"Bastard. (BrE) Mummy said it!"Before she (orig. AmE) outs me as a (orig. AmE) potty mouth at her (AmE) daycare/(BrE) crèche (or nursery), I'll have to take the matter into hand and save my sparkling wit (in response to Better Half's all-too-accurate parodies of me) for (BrE) after the watershed.
Because it's late at night (or early in the morning), I'll let Wikipedians do the work for me:
The term is an extension of other uses of watershed: 'the ridge or crest line dividing two drainage areas; water parting; divide' (which some dictionaries list as 'Chiefly BrE') and later ' an important point of division or transition between two phases, conditions, etc.'
United KingdomAccording to Ofcom, the watershed on standard television in the UK starts at 9:00 p.m., and finishes at 5:30 a.m. the next morning. Programmes that are 15+ are shown during this period. However, some 12+ shows can be shown before 9:00 p.m., such as The Simpsons, Malcolm in the Middle and Doctor Who. On premium film or pay-per-view services requiring a subscription, the watershed starts at 8:00 p.m. However, 12, 15 and 18 rated films can be shown on PIN protected channels (such as Sky Movies) at any time of the day. Viewers are required to enter their PIN to view. There should be a gentle transition to adult material, and 18-rated material is not allowed to be shown before 9:00 p.m.
See also for the UK: The Ofcom Broadcasting Code - Section 1
United StatesThe term "watershed" is not used in this context in the United States. In the US, the "safe harbor" for "indecent" programming begins at 10:00 p.m. and ends at 6:00 a.m. the next morning (all time zones). However, content that is considered "obscene" (including explicit human sexual intercourse) is never allowed by the FCC rules for broadcast stations. Those content rules only apply to channels broadcast terrestrially and not those only available on cable. Consequently, restricted-access networks (like the premium channels HBO and Showtime and adult channels Playboy TV and Spice) have taken advantage of considerably more leeway in their programming.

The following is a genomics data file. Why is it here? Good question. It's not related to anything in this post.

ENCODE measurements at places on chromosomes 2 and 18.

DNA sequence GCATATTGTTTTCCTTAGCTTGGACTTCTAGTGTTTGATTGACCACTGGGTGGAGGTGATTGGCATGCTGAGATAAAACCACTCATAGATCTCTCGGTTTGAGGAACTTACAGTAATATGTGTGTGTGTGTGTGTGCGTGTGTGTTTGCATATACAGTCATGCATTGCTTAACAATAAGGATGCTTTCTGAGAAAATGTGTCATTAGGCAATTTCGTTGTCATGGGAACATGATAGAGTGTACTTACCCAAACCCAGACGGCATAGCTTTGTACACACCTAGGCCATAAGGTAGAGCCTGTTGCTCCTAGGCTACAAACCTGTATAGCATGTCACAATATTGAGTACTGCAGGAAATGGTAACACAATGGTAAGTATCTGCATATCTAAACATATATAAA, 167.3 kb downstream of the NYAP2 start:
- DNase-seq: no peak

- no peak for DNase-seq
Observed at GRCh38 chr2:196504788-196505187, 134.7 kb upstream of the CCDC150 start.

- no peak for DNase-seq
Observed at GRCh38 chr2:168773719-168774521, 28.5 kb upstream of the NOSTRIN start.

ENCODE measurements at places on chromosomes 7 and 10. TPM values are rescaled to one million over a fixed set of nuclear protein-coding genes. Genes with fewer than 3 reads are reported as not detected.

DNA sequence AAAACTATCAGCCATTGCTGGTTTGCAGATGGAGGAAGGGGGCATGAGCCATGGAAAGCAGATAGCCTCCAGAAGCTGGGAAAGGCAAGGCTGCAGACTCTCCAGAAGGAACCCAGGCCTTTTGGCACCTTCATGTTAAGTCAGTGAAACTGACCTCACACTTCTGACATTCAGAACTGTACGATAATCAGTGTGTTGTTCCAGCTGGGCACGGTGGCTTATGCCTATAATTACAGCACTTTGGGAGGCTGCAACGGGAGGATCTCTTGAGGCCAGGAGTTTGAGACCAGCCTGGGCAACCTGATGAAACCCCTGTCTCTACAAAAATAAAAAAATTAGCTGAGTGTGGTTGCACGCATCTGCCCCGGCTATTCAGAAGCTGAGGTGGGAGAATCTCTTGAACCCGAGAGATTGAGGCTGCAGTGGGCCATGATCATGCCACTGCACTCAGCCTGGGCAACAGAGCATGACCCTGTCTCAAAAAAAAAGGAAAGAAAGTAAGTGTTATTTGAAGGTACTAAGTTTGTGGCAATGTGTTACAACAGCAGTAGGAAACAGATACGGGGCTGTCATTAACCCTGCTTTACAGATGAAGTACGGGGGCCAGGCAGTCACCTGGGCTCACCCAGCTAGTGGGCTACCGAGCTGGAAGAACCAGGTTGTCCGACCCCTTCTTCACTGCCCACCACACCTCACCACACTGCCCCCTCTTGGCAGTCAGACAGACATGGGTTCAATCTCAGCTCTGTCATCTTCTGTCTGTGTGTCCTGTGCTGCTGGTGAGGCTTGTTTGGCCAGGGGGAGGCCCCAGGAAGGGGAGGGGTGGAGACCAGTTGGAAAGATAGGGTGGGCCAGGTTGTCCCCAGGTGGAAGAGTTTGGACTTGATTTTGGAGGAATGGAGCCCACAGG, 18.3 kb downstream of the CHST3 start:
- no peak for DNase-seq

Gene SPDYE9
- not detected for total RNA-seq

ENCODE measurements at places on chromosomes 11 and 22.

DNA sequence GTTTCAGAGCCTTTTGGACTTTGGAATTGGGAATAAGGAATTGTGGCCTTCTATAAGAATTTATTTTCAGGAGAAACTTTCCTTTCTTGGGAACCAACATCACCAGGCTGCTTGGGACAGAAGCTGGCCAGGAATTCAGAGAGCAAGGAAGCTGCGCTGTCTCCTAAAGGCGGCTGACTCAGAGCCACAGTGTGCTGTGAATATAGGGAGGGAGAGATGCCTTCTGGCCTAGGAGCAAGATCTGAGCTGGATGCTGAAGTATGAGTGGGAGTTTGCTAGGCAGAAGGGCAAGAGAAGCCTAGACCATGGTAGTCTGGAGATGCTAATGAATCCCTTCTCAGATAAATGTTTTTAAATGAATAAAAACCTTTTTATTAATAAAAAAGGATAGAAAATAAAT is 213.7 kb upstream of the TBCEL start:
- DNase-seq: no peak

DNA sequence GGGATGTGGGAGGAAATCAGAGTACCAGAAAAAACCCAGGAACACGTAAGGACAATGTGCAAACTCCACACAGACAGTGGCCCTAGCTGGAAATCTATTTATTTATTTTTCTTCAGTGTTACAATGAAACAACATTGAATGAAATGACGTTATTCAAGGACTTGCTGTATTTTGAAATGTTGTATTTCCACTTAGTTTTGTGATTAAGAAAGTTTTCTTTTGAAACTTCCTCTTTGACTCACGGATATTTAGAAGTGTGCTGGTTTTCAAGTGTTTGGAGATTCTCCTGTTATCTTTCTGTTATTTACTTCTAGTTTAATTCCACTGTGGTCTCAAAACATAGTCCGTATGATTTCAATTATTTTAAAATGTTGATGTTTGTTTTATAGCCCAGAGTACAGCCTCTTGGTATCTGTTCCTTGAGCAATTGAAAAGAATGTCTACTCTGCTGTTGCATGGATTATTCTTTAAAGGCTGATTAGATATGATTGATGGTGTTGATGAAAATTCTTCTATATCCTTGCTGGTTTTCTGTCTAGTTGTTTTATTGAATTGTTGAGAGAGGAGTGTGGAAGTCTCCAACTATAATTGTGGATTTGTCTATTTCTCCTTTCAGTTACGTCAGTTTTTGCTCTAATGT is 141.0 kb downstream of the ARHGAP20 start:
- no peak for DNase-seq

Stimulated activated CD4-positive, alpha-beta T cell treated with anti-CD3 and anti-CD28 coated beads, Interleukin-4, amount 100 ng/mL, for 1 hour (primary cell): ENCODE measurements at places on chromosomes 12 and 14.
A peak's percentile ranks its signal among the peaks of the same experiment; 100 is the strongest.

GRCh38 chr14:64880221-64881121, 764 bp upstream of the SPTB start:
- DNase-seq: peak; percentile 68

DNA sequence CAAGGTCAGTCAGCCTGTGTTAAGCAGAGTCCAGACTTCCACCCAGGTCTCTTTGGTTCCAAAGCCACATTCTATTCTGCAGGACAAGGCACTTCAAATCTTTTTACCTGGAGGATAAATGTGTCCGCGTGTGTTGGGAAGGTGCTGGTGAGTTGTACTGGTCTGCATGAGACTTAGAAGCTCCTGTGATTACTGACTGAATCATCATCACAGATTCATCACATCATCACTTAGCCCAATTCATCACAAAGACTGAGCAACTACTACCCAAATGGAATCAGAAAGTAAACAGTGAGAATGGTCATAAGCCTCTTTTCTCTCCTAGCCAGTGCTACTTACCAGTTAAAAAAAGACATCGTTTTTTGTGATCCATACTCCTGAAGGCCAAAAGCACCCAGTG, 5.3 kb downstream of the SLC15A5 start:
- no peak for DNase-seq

If I needed an equivalent for after the watershed in AmE, I think I'd say not in prime time, which isn't exactly the same thing. The watershed is a dividing line between the times when stricter and looser 'decency' codes have to be followed, whereas prime time is the part of the evening in which television networks expect to have the most viewers and therefore where they put their choicest programming (8:00 to 11:00 or 7:00 to 10:00, depending on the time zone). It's also when they charge the most for advertising time. In BrE, this is more commonly known as peak time, though since the major broadcaster (the BBC) is (orig. and principally AmE) commercial/(BrE)advert-free, it's less directly about advertising revenue. While prime time is not the only time when children might be watching, not in prime time is often used to mean 'not appropriate for a general audience'. This gives a double meaning to the name of Saturday Night Live's original troupe, the Not Ready for Prime Time Players.
On American (chiefly AmE) network television (i.e. distributing programs to local affiliates; not cable/satellite), the rules are fairly restrictive at all times, so I was surprised when I first moved to the UK and saw things like Something for the Weekend (which was really horrid) or The Sex Inspectors (experts watch couples getting it on and give them pointers on improving! The website describes it as post watershed), right there on free TV at a time when the equivalent US stations are showing the nighttime news. (Did the US ever import this format?) The reason why most of the good American television comes from HBO and Showtime is that those, as pay channels, do not have the same content restrictions as their free broadcast counterparts (and they've decided to use that power for good rather than evil).
At any rate, either Better Half will have to wait until the watershed from now on before he points out my pedantries and hypocrisies, or I'll have to rein in my tongue-in-cheek responses. Or else Grover will be teaching the entire pre-nursery room some choice AmE phrases. I think I know which one is most likely.